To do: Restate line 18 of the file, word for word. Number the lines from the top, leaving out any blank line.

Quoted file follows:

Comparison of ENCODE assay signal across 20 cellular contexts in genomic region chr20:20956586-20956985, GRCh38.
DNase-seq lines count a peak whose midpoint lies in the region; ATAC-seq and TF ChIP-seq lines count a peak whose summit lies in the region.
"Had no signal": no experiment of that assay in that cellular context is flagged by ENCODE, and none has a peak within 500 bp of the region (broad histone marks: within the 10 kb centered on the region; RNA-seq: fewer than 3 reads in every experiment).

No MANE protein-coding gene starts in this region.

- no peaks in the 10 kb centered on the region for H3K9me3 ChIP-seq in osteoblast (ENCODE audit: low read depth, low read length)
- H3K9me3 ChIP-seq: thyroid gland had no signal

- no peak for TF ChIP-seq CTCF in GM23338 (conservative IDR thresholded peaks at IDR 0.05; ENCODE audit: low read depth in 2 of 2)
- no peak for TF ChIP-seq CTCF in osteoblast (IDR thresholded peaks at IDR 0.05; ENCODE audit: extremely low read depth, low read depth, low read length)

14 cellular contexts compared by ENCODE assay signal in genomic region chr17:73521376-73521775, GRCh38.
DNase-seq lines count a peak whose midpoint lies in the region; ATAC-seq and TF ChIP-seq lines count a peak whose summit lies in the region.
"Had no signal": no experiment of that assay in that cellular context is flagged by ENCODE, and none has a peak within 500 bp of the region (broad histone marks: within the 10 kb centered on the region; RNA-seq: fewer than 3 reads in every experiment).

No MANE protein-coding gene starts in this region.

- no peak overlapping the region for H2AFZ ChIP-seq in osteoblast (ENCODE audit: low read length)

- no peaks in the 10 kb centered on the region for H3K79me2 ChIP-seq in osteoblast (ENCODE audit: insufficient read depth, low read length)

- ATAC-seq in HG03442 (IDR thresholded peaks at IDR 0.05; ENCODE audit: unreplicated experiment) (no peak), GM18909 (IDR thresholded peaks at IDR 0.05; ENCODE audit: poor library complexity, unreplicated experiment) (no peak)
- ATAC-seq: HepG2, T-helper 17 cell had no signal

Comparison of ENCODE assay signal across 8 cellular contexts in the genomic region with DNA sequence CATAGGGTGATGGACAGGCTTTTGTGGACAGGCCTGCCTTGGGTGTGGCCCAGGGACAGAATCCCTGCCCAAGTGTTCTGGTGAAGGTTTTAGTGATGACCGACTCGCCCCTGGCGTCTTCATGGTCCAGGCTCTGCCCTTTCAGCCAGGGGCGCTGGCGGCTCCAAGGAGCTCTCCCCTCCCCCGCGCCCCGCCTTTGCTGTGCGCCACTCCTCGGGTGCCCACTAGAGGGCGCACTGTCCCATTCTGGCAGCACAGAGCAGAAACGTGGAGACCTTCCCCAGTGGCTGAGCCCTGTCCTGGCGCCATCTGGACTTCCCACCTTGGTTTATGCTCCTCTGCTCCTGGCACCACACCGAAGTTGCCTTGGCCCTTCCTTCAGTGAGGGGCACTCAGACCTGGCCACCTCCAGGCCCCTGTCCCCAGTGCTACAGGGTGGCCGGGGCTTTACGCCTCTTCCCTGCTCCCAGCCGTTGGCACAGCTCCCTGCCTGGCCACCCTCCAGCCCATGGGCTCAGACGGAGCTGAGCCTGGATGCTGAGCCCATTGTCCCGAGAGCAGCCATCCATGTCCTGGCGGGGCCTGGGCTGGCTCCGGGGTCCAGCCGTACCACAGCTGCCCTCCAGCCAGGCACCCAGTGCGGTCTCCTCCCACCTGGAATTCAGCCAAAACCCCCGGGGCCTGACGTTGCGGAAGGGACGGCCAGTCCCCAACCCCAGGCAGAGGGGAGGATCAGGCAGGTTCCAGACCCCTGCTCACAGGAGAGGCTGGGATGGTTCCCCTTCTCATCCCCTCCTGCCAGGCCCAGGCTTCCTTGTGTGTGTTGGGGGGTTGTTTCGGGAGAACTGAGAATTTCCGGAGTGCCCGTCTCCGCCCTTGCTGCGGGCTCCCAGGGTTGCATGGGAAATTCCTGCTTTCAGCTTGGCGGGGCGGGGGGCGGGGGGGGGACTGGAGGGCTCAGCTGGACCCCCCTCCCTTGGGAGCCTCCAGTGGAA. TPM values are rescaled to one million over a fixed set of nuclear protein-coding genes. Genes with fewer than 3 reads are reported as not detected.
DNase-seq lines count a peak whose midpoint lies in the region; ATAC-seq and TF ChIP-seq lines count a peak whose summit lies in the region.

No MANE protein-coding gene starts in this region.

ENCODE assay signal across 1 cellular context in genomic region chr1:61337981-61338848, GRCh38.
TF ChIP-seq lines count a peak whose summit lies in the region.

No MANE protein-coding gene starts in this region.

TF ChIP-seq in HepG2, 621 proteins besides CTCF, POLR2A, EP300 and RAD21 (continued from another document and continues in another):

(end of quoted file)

DNase-seq lines count a peak whose midpoint lies in the region; ATAC-seq and TF ChIP-seq lines count a peak whose summit lies in the region.